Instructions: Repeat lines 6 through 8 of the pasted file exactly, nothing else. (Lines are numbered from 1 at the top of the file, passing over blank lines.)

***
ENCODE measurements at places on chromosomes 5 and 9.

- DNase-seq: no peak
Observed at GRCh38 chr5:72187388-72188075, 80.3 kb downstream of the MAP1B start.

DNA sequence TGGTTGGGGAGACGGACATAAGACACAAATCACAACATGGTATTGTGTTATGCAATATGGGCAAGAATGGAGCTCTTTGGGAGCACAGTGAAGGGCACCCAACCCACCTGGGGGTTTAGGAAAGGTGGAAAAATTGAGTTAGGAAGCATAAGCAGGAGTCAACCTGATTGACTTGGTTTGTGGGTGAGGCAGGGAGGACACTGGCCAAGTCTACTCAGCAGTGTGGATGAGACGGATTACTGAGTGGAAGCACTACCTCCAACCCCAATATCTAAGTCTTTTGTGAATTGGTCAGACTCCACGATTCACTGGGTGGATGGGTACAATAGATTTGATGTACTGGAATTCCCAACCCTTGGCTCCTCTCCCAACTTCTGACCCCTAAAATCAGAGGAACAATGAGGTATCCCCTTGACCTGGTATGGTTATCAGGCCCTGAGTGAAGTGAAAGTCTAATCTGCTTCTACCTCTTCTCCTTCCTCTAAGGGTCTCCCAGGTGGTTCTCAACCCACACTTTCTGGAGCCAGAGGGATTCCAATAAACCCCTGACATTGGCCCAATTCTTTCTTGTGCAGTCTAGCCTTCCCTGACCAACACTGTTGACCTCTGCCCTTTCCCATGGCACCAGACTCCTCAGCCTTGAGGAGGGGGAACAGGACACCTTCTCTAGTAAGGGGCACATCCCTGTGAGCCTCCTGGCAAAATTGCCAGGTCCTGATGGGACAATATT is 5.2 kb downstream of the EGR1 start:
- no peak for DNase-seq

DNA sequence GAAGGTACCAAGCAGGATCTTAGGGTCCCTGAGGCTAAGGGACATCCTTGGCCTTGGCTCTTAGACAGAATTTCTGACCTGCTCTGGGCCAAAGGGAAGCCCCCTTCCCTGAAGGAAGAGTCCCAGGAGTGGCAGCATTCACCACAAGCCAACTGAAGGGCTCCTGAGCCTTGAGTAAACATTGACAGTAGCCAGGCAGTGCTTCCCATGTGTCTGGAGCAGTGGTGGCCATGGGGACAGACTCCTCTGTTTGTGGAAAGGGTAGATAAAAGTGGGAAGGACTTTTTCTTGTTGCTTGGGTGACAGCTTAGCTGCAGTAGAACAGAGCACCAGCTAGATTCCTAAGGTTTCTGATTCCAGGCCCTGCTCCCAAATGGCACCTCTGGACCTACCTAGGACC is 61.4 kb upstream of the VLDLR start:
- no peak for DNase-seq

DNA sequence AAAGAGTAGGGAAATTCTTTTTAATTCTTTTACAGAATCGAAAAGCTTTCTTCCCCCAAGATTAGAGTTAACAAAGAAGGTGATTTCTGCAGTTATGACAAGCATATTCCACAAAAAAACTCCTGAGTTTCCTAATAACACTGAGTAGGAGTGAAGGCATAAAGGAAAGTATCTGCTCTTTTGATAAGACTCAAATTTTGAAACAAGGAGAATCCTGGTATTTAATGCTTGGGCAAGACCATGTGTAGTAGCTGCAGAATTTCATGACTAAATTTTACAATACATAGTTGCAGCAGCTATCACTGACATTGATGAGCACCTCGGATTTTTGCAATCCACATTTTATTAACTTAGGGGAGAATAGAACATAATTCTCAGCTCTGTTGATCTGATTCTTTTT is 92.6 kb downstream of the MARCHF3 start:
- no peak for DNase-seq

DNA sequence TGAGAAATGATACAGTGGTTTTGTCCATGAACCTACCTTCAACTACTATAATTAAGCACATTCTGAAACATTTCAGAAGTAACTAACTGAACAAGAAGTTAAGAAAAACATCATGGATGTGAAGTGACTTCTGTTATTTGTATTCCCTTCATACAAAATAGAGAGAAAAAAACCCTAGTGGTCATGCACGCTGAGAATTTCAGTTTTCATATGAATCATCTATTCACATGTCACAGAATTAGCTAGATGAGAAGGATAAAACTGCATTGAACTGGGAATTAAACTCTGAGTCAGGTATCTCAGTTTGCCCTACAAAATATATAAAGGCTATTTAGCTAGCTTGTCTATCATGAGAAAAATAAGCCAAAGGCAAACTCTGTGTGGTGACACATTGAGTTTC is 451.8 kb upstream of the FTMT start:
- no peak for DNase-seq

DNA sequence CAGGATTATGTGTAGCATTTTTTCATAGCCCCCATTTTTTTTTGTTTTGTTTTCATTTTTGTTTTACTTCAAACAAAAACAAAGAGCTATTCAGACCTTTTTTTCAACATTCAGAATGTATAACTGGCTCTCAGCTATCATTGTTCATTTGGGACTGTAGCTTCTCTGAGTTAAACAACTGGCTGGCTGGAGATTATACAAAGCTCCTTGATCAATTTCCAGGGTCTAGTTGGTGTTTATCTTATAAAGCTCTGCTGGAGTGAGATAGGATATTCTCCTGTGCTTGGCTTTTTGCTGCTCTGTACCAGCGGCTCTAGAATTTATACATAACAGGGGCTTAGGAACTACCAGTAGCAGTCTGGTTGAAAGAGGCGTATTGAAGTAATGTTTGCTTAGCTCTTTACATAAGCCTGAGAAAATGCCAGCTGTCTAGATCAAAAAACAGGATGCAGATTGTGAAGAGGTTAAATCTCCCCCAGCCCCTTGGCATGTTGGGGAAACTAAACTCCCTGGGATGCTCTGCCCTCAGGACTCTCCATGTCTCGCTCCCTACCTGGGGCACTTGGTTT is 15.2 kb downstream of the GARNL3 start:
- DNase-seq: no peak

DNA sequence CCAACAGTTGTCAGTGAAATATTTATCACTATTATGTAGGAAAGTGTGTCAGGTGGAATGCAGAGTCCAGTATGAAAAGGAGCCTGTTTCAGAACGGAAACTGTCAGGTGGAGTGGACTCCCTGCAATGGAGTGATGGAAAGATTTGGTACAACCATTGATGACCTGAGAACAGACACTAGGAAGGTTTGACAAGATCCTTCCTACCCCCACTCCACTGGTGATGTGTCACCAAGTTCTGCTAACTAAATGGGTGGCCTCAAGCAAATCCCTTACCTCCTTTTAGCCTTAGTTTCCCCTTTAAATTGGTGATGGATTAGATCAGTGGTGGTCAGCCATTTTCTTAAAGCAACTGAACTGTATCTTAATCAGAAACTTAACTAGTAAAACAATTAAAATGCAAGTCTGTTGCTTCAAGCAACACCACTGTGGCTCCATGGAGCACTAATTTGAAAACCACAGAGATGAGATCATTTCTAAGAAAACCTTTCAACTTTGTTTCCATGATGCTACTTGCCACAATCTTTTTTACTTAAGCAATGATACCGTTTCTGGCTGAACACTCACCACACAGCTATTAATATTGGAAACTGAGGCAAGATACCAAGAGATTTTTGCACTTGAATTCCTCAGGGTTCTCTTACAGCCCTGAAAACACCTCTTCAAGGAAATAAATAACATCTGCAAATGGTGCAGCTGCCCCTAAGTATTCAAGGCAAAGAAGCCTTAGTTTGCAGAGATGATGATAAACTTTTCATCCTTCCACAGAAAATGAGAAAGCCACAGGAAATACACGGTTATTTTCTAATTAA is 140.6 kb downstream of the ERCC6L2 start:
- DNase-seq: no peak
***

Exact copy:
DNA sequence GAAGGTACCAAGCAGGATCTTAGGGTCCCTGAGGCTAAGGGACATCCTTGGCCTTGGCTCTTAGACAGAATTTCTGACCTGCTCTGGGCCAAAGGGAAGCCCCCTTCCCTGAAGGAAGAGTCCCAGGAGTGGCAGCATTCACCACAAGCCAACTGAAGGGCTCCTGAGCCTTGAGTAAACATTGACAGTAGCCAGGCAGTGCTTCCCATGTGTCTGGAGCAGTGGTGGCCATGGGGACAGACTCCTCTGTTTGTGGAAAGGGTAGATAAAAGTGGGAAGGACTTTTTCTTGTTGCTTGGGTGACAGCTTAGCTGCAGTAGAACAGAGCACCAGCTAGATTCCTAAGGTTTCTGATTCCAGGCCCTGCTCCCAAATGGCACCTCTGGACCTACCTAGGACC is 61.4 kb upstream of the VLDLR start:
- no peak for DNase-seq

DNA sequence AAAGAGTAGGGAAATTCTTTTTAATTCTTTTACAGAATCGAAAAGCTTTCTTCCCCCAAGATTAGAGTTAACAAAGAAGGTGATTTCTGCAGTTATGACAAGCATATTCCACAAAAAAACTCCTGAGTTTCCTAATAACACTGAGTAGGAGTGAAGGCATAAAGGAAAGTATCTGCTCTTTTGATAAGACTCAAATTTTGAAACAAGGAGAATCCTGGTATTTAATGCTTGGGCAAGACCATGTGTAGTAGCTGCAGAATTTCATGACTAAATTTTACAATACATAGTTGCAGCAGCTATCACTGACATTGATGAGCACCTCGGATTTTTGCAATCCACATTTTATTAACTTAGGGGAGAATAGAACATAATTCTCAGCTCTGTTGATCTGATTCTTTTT is 92.6 kb downstream of the MARCHF3 start: